Monday, July 11, 2011

Open Championship 2011- Day 2

Royal St. George’s is located in Sandwich, England about two hours southeast of London. I am staying in the famous village of Canterbury, which is about 15 miles from Sandwich. The Cliffs of Dover, located on the English Channel, are about 20 minutes from where I am. This was a significant area in the annals of World War II.
As the crow flies, the 2011 Open Championship at RSG is literally a few miles from Normandy and Omaha Beach, the site of the D-Day invasion. To get to Normandy, you simply ferry across the English Channel to France and then take the 30 mile drive to Calais. Much of the area that I am staying in was destroyed by German war planes in the 1940’s. On a sunny day, you can clearly see France from the golf course.
A series of German bombings decimated this area in April of 1942. Those air raids were known as the Baedeker Blitz and they targeted many of these picturesque, English coastal towns, such as Sandwich and Canterbury. These attacks by the Germans were in response to earlier bombings by the English on Lubeck, Germany. 
The cities in this area were reputedly selected from the German Baedeker Tourist Guide to Britain. Landmarks meeting certain criteria of having been awarded three stars for historical significance were chosen and the Germans attempted to bomb every English coastal city in this area with any historical implication. The Baedeker raids on five cities in this vicinity killed 1,637 civilians, injured 1,760 more and destroyed over 50,000 houses.
Sandwich and Canterbury are both located in the ceremonial county of Kent. Sandwich is of Saxon origin and means “Sand wake.” Ironically, the 4th Hole at Royal St. George’s has a 40-foot bunker and it has been described by some as the tallest bunkers in the UK. The course guide to RSG advises that the approach shot to the 496 yard, par 4 is “quite frankly, nearly impossible.”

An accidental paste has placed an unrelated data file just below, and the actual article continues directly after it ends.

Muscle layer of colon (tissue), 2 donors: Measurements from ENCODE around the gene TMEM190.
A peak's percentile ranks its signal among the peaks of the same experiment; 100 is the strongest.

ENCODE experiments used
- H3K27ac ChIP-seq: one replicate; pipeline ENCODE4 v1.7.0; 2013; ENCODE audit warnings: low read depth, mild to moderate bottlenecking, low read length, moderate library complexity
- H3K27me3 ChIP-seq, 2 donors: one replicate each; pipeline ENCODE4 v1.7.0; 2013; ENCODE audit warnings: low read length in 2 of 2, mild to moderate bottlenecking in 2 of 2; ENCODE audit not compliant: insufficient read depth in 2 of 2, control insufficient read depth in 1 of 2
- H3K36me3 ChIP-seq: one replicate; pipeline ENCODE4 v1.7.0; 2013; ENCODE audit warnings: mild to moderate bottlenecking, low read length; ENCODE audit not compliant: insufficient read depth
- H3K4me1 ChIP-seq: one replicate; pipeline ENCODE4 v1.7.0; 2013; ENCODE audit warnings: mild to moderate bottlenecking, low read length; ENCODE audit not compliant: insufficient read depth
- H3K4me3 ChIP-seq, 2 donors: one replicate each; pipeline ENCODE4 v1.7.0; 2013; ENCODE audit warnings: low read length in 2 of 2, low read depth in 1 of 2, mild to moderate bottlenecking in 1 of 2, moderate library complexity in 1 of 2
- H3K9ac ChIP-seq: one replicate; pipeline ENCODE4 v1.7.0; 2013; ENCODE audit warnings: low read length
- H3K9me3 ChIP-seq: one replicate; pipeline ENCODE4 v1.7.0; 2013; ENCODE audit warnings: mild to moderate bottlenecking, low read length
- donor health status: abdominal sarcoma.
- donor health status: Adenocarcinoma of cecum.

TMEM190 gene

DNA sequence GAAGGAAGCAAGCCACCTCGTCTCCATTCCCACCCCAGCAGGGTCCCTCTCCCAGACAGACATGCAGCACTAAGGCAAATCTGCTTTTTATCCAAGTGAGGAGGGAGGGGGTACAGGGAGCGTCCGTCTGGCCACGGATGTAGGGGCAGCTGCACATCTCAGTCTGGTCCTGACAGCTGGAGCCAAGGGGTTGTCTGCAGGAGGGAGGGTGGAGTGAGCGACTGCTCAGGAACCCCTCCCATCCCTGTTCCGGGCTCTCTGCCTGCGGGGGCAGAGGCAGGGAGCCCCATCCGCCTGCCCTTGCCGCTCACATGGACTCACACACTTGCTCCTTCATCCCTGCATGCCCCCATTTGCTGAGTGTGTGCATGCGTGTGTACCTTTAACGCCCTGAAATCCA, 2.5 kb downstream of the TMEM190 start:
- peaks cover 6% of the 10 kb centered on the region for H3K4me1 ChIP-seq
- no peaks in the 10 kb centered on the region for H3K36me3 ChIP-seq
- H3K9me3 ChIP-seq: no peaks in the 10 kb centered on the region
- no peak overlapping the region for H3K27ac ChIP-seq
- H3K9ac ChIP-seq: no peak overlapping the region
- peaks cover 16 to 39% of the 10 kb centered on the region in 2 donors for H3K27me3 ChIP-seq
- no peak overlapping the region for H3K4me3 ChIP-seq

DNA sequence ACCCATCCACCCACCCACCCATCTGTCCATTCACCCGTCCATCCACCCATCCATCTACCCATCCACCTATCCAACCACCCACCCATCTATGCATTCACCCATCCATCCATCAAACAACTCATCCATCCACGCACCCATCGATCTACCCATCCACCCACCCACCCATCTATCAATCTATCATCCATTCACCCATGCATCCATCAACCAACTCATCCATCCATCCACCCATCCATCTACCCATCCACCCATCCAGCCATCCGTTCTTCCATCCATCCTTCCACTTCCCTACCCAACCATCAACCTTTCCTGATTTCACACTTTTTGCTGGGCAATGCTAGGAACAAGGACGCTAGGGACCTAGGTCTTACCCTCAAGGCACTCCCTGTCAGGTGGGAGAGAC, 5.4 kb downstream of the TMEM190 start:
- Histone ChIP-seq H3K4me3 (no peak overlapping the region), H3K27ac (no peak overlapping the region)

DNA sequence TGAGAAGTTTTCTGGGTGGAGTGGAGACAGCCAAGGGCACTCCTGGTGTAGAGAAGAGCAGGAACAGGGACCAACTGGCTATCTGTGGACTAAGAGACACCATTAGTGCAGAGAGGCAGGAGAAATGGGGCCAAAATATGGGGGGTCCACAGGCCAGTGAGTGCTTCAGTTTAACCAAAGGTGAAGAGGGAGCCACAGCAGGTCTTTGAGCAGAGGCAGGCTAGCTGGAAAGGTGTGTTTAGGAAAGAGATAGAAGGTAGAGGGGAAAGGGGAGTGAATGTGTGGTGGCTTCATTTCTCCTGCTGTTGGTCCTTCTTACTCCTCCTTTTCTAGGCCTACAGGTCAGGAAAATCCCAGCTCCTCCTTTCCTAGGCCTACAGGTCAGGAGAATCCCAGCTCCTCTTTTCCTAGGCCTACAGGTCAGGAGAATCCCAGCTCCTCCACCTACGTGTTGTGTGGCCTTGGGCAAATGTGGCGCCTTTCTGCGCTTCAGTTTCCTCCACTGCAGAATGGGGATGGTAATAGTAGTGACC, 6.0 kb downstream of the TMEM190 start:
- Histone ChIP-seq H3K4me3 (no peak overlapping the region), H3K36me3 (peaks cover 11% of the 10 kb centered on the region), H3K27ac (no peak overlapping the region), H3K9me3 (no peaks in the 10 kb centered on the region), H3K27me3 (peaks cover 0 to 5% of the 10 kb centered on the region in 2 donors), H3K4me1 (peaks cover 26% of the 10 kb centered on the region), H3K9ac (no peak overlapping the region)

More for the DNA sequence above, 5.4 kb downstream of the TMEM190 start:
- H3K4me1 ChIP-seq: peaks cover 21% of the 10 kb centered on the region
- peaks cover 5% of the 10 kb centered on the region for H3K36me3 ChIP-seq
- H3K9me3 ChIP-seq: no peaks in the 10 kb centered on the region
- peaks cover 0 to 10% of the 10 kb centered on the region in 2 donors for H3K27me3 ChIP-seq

Canterbury earned its name meaning “Kent’s people’s stronghold” after early religious conflicts in 597 over Christianity. Thomas Beckett’s murder in 1170 at Canterbury Cathedral, located a few yards from my hotel, led to this becoming a place for Christians worldwide and one of the most notable towns in Europe. This pilgrimage inspired Geoffrey Chaucer’s 14th – century literary classic The Canterbury Tales. On Sunday evening, I enjoyed fish and chips from Thomas Beckett’s Tavern.
Julius Caeser landed in nearby Deal in 55 B.C. and the Romans rebuilt Canterbury after early Celtic wars, probably without their golf clubs as the Scots had not invented the game yet. Many historical features remain around Canterbury, including a wall founded in Roman times and rebuilt in the 14th Century.
The Romans eventually left the area and Canterbury suffered great losses of life during the Danish raids in the 9th century. After Beckett’s death in 1170, tragedy would continue to beset the area. The Black Death hit Canterbury in 1348. At 10,000 Canterbury had the 10th largest population in England; by the early 16th century, the population had fallen to 3,000.
And if you are still looking for more history from the area, in 1620 Robert Cushman negotiated the lease of the Mayflower at
59 Palace Street
in Canterbury for the purpose of transporting Pilgrims to America. 
Locals will tell you that the slow, grating sound of the sea and stone on these coastal towns of Kent carry “the eternal note of sadness” in the area. Golfers will speak of that same type of sadness when describing Royal St. George’s.
When asked to rank RSG among the nine British Open venues, Steve Elkington responded, “I’d say it ranks 10th.”
Ian Poulter was asked which of the 18 holes at RSG would be best to watch the action from. His reaction was, “None of them. It’s an average course at best.”
But like anything, others will testify that Royal St. George’s is a classic links course and that it provides a magnificent venue.
This will be my third Open Championship. The beauty of this event is in the diversity of the venues. Turnberry provided high drama and coastal beauty as Tom Watson nearly pulled off the unthinkable in 2009. Last year’s Open was played at St. Andrews and the Old Course, which is the birthplace of golf. The town was fabulous and it is the resting place for Old Tom Morris, the patron saint of golf. 
And this year, I sit several hundred miles away from these Scottish destinations. The history of Sandwich, Canterbury and the county of Kent almost make golf feel insignificant in the big scheme of things. So many things have happened in this area that dwarf the importance of a game played with a ball and a stick.
But, on Thursday morning that will all change when the first ball is struck and the 2011 Open Championship begins. Golf still remains as the primary passion for those here in the United Kingdom. 

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